With the draft pick the Coyotes acquired in this trade, they selected center Christian Dvorak at No. 58 overall. Dvorak missed the first five months of the 2018-19 season as he recovered from an injury, but he was good during his first two seasons as a pro – he posted back-to-back 15-goal campaigns to start his career, and appears to be a future top-nine center in the desert.
Outcome: Coyotes win the trade
In this trade, the Coyotes cut ties with a stagnating prospect while also picking up a draft pick which was used to select a future NHL center – not a bad haul for an offense-only defenseman.
2015: Coyotes Go All-In on Tanking
2014-15 was a season that Coyotes fans don’t want to remember.
With his team near the bottom of the standings, and with future superstars Connor McDavid and Jack Eichel up for grabs in the 2015 NHL Draft, Maloney elected to go all-in on tanking, rather than try to ice a competitive team down the stretch.
Coyotes Lose a Franchise Goaltender
Although it wasn’t a deadline deal, the fire sale began on Jan. 14, 2015, when the Coyotes traded Devan Dubnyk to the Minnesota Wild for a third-round pick in the 2015 draft. Since the trade, Dubnyk has been one of the NHL’s best goaltenders – he’s second among NHL netminders in wins (160) and shutouts (21), third in goals-against average (2.32), fourth in save percentage (.920), and leads the league in saves (7418), and games played (286).
With their third-round selection, the Coyotes drafted forward Brendan Warren out of the USA Hockey National Team Development Program, who has since been traded (along with 2018 fifth-rounder) to the Flyers for forward Nick Cousins and goaltending prospect Merrick Madsen.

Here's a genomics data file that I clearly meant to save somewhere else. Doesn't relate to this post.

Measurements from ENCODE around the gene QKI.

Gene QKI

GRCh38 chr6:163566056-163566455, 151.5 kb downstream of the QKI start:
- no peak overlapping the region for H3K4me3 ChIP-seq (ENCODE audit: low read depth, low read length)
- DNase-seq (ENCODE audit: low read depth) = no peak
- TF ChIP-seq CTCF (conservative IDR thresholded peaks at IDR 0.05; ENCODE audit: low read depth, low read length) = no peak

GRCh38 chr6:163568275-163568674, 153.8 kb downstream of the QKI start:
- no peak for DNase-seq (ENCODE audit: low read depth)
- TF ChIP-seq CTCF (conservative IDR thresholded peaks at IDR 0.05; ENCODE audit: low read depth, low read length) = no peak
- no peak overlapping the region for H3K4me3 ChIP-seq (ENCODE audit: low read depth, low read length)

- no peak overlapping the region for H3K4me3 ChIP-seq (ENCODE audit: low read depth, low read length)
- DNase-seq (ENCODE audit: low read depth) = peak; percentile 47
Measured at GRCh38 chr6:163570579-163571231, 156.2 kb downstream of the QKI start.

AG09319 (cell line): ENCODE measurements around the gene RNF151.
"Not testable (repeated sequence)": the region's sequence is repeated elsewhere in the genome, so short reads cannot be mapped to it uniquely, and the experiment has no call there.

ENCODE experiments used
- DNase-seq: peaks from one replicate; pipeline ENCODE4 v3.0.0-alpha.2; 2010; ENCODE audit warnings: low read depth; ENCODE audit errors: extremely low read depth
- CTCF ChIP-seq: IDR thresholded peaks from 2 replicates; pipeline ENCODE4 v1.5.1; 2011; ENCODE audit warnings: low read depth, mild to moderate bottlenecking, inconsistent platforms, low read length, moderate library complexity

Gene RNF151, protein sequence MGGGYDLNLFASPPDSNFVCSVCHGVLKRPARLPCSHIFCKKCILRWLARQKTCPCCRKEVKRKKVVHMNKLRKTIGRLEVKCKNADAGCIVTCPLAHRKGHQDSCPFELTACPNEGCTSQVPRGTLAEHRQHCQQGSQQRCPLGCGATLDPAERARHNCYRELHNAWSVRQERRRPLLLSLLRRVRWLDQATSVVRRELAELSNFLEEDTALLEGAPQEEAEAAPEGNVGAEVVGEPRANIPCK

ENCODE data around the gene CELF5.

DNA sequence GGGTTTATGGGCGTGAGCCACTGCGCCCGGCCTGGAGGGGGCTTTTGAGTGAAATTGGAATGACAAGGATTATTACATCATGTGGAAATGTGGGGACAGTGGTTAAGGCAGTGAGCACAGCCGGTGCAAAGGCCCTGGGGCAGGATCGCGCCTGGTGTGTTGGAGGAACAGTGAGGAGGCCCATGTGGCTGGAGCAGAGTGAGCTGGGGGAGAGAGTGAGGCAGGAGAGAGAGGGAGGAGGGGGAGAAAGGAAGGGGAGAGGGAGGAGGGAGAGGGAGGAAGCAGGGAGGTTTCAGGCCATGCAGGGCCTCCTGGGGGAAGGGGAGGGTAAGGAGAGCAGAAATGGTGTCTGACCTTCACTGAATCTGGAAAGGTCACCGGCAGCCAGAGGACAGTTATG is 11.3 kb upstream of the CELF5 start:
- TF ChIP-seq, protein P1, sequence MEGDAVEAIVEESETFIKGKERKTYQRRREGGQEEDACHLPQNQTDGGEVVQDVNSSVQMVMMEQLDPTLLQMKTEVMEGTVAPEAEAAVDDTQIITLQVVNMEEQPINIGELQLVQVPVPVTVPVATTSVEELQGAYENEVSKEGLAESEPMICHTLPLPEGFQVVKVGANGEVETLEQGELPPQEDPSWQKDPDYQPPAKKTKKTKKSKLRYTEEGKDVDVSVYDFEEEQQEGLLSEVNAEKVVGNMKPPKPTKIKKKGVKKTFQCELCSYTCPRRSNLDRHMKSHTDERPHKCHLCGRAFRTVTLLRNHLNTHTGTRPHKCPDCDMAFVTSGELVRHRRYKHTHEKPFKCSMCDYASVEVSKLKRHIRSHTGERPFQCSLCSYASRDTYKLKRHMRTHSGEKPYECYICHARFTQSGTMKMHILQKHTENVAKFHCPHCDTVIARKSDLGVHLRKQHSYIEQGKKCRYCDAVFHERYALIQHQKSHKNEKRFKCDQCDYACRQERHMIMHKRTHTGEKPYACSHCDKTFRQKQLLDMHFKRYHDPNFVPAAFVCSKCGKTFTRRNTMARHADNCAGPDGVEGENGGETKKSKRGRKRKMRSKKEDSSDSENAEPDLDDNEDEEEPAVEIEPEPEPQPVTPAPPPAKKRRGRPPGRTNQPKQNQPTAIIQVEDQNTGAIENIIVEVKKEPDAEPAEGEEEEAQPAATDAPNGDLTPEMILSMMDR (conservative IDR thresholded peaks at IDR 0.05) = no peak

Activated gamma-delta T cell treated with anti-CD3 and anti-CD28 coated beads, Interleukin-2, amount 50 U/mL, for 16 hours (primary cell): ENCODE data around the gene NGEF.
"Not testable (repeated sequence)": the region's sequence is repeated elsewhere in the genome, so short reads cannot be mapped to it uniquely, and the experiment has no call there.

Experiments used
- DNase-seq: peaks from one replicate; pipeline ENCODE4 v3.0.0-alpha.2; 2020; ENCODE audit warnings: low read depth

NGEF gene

Cousins has played 137 games for the Coyotes over the last two seasons, scoring 18 goals to go with 25 assists. He’s been a solid bottom-six player for head coach Rick Tocchet, and has emerged as a shootout specialist as well – he’s 4-for-7 as a Coyote in the skills contest. Madsen, a 6-foot-5 goaltender out of Harvard, has split time between the AHL and ECHL this year, and has put up pretty pedestrian numbers in both leagues. However, he’s still just 23 years old and is a first-year pro – he could develop into a solid option for the franchise as either an AHL starter or an NHL backup.
Outcome: Wild win the trade
Cousins has been good for the Coyotes since being acquired, and Madsen appears to have some potential, but Dubnyk could have been the reliable, productive franchise goaltender that Arizona has searched for since Mike Smith’s miraculous 2011-12 campaign. Instead, another one of his backups was shipped out of town due to Smith’s huge, untradeable contract, and the Coyotes were fleeced in this one as a result.